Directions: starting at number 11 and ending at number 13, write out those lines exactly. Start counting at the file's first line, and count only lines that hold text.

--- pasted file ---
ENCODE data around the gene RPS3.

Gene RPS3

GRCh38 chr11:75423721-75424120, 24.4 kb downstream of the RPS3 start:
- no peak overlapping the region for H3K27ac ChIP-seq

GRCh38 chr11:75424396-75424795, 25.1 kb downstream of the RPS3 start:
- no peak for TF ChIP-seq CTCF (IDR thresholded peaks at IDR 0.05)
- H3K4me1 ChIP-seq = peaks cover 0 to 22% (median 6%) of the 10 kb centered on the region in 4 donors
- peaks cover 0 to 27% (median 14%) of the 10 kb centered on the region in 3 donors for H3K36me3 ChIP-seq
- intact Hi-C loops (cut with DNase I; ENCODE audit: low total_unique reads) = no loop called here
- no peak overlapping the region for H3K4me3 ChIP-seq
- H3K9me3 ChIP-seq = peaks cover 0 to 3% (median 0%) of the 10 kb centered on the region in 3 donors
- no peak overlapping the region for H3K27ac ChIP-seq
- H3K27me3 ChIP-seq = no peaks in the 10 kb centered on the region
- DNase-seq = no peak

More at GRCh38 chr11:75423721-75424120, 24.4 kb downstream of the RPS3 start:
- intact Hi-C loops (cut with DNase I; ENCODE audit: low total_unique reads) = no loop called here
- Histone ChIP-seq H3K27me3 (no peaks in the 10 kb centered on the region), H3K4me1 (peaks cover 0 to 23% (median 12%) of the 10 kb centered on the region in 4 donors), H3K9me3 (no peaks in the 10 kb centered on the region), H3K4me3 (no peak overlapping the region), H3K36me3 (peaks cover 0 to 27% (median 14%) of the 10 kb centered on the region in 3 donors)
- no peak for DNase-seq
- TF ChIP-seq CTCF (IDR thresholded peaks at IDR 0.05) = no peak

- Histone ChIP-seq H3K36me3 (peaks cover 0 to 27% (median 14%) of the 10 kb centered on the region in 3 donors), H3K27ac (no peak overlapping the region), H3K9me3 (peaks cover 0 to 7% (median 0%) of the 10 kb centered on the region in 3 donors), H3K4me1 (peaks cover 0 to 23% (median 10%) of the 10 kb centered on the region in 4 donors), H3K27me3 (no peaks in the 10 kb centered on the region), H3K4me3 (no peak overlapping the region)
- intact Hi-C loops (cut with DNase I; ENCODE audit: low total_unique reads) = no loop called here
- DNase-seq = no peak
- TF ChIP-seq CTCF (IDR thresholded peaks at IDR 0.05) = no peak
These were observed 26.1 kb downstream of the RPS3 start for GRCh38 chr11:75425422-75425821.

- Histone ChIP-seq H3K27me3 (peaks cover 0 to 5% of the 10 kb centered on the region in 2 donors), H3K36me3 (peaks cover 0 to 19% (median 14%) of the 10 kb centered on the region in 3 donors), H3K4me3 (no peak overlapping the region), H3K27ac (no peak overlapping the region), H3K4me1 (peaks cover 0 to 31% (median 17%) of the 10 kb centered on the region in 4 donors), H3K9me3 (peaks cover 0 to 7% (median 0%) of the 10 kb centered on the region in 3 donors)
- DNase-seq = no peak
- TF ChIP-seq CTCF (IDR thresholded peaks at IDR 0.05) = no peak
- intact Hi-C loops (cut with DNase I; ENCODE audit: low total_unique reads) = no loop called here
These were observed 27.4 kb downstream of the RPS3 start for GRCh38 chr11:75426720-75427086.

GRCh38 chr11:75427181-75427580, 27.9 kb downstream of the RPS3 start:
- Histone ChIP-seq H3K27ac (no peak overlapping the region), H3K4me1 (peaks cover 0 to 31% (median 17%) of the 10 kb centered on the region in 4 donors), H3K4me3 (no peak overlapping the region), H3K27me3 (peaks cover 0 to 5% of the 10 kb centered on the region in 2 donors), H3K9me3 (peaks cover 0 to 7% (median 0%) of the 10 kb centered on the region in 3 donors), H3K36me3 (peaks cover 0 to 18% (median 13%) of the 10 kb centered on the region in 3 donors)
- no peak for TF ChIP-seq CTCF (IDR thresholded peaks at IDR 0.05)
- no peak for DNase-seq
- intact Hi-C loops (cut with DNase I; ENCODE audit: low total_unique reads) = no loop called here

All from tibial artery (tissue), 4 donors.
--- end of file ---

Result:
- H3K9me3 ChIP-seq = peaks cover 0 to 3% (median 0%) of the 10 kb centered on the region in 3 donors
- no peak overlapping the region for H3K27ac ChIP-seq
- H3K27me3 ChIP-seq = no peaks in the 10 kb centered on the region